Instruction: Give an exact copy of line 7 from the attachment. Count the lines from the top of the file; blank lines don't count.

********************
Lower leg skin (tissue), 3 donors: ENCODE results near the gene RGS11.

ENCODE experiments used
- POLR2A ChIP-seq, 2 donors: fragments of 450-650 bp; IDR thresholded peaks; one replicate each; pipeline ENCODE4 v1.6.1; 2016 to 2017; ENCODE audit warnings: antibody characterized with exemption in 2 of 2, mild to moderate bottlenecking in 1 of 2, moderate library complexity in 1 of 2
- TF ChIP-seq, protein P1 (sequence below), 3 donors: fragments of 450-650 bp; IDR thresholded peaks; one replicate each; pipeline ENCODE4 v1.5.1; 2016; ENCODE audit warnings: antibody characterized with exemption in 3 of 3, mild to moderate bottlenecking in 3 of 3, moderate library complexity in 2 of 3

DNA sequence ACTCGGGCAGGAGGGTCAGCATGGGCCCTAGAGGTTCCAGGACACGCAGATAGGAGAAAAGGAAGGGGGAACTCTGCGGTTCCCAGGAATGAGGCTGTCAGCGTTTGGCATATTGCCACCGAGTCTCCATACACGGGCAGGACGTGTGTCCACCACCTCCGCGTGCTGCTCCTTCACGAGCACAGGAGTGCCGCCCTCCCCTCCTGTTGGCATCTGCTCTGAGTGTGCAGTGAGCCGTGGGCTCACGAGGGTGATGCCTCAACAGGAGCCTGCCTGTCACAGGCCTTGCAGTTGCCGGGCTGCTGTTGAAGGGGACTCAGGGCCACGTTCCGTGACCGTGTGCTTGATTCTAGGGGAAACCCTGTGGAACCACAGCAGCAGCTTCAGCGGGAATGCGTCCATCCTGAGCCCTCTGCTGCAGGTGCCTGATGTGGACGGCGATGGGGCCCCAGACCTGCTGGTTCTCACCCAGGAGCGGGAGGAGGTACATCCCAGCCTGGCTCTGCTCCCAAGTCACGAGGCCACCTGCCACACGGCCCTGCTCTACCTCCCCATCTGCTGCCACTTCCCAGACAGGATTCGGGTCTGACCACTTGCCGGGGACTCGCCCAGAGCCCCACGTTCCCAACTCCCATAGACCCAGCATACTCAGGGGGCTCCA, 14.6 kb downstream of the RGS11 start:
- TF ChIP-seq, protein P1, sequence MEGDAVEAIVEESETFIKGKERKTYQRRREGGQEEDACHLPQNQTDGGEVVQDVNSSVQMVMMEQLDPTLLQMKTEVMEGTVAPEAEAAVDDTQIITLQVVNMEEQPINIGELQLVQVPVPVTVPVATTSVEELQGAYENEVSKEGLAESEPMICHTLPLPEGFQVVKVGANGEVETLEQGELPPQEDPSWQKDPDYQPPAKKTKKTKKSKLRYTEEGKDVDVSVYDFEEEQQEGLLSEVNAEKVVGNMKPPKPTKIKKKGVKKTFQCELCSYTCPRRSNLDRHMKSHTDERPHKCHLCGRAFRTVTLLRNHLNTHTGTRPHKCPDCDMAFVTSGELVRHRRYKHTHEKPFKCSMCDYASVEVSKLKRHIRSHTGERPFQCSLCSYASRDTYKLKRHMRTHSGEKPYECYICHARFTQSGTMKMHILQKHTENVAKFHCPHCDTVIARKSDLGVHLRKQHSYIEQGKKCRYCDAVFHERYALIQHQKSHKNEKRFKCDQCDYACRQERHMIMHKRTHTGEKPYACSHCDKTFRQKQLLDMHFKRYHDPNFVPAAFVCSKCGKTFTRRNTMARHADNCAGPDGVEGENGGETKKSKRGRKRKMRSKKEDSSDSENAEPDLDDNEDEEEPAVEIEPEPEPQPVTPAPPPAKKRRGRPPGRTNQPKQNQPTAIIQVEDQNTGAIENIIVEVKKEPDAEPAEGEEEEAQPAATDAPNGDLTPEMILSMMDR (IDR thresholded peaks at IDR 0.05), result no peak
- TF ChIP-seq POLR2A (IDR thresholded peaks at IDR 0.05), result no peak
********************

- TF ChIP-seq POLR2A (IDR thresholded peaks at IDR 0.05), result no peak